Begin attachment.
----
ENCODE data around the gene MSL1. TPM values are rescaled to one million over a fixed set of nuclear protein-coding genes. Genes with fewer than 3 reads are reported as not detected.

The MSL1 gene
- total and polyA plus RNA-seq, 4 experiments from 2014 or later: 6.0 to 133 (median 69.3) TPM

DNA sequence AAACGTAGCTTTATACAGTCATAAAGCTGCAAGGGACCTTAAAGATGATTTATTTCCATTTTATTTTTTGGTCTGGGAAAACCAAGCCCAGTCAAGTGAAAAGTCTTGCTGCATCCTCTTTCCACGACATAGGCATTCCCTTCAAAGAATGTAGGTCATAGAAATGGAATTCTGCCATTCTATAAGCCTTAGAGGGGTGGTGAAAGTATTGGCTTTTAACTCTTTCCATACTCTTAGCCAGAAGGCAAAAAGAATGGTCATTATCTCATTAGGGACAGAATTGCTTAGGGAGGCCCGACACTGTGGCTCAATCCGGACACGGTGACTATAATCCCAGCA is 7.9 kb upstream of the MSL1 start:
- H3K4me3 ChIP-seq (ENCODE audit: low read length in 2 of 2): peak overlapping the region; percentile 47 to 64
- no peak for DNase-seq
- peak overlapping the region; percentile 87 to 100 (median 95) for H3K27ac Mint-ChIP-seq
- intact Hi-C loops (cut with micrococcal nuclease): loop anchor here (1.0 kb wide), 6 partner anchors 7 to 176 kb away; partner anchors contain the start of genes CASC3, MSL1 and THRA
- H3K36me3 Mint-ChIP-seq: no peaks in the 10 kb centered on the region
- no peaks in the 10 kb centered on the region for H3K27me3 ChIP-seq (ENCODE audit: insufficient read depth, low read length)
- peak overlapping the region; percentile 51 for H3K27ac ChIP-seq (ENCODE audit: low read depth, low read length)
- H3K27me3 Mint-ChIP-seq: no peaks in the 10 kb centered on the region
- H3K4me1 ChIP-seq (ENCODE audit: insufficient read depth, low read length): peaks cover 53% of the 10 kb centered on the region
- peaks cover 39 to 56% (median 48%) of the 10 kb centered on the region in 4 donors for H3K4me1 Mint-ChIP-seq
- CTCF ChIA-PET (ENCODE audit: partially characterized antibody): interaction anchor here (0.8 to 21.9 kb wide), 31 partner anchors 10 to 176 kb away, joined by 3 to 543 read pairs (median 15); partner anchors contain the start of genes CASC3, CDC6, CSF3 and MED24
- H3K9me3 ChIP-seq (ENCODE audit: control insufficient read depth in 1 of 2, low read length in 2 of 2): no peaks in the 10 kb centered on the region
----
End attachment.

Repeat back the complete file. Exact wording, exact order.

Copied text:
ENCODE data around the gene MSL1. TPM values are rescaled to one million over a fixed set of nuclear protein-coding genes. Genes with fewer than 3 reads are reported as not detected.

The MSL1 gene
- total and polyA plus RNA-seq, 4 experiments from 2014 or later: 6.0 to 133 (median 69.3) TPM

DNA sequence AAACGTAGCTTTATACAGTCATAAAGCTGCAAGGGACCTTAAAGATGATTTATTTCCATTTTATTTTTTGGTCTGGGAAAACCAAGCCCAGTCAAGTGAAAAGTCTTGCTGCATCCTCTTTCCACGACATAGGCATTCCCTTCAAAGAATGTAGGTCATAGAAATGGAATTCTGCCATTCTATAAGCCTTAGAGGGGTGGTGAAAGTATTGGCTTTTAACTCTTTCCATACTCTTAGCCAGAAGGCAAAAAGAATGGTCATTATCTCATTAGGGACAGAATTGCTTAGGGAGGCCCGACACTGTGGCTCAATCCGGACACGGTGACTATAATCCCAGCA is 7.9 kb upstream of the MSL1 start:
- H3K4me3 ChIP-seq (ENCODE audit: low read length in 2 of 2): peak overlapping the region; percentile 47 to 64
- no peak for DNase-seq
- peak overlapping the region; percentile 87 to 100 (median 95) for H3K27ac Mint-ChIP-seq
- intact Hi-C loops (cut with micrococcal nuclease): loop anchor here (1.0 kb wide), 6 partner anchors 7 to 176 kb away; partner anchors contain the start of genes CASC3, MSL1 and THRA
- H3K36me3 Mint-ChIP-seq: no peaks in the 10 kb centered on the region
- no peaks in the 10 kb centered on the region for H3K27me3 ChIP-seq (ENCODE audit: insufficient read depth, low read length)
- peak overlapping the region; percentile 51 for H3K27ac ChIP-seq (ENCODE audit: low read depth, low read length)
- H3K27me3 Mint-ChIP-seq: no peaks in the 10 kb centered on the region
- H3K4me1 ChIP-seq (ENCODE audit: insufficient read depth, low read length): peaks cover 53% of the 10 kb centered on the region
- peaks cover 39 to 56% (median 48%) of the 10 kb centered on the region in 4 donors for H3K4me1 Mint-ChIP-seq
- CTCF ChIA-PET (ENCODE audit: partially characterized antibody): interaction anchor here (0.8 to 21.9 kb wide), 31 partner anchors 10 to 176 kb away, joined by 3 to 543 read pairs (median 15); partner anchors contain the start of genes CASC3, CDC6, CSF3 and MED24
- H3K9me3 ChIP-seq (ENCODE audit: control insufficient read depth in 1 of 2, low read length in 2 of 2): no peaks in the 10 kb centered on the region